Advocacy and Customer Experience are key components of my research agenda on go-to-market strategies. Prior to joining Gartner, I shared a blog post (that you can find here) on the CustomerThink community asking if we are under-investing in advocacy, particularly in the technology sector. I’ve shared a shortened version of that post below as a reference.
Do you agree or disagree with some of the ideas below? If you are a technology provider doing interesting things to encourage and support the customers that are acting as advocates for your brand, I’d love to hear about it to help expand our body of research in this area. I look forward to speaking with you.
Do You Under-Invest in Advocacy?
Often when people talk about the social media phenomenum, they seem to be focused on the risk of brand damage. People bring up stories like “United Breaks Guitars” (purposely not linked here due to the focus of the article) and cite how much more likely people are to share bad experiences than good ones. As a result, there is a tendency to focus on social “listening” activities to making sure that brand damage is not occurring.
While I am a fan of “listening”, I think focusing primarily on ”brand protection” is a mistake and a missed opportunity. An associate of mine, Steven Webster (who is now with Microsoft) pointed out an interesting quote from Bill Bernbach, one of advertising’s greatest thinkers and the father of the “Think Small” campaign for Volkswagen, and the AVIS “We are number 2, so we try harder” campaign.
“We are so busy measuring public opinion that we forget we can mold it. We are so busy listening to statistics we forget that we can create them.”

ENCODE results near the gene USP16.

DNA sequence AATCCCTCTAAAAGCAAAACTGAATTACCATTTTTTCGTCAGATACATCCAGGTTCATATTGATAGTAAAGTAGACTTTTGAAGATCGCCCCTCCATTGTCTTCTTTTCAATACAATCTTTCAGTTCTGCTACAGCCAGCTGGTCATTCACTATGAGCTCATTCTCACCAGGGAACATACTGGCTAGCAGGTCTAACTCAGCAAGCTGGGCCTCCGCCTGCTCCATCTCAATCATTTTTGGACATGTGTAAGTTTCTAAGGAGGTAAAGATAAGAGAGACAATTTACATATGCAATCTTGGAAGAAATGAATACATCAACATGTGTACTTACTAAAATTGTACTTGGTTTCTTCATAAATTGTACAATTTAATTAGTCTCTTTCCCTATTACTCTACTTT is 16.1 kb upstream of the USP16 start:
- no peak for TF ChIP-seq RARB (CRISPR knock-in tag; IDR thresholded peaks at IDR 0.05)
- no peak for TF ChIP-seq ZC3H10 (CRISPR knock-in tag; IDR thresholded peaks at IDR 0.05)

The idea of “creating statistics” is reinforced by some information I’ve cited before that I found in a blog post at MackCollier.com and will quote it here again:
“Scientists at Rensselaer Polytechnic Institute have concluded that it only takes 10 percent of a population holding an unshakable belief in order to convince the majority to adopt that same belief. In fact, the scientists found that this will always be the case.”
These ideas make me think we may be spending money in the wrong places. I’ve yet to see anyone make the focus of their marketing program the development of a strong (10% or greater) base of advocates. Do you ever here businesses talk about the number of strong brand advocates they have? Rarely, but they will talk about the number of people that “like” them on Facebook or follow them on Twitter–regardless of the level of engagement in these broad audiences. Putting advocacy development at the core of your social business strategy should be a priority. Remember it only takes a passionate 10% to sway the majority, but your brand needs to find the right targets for the number of advocates it wants to develop and nurture. Establishing and tracking these goals is key to social success. It would be great to hear companies spend more time talking about the size of their advocate community more often than their broad follower numbers.
And imagine the power of a passionate 10% coming to your defense when something bad happens. It is worth more proactive consideration and investment.
Just to recap, if you are a technology provider with some interesting advocacy programs, please reach out to me. I’d love to hear about your programs and results.
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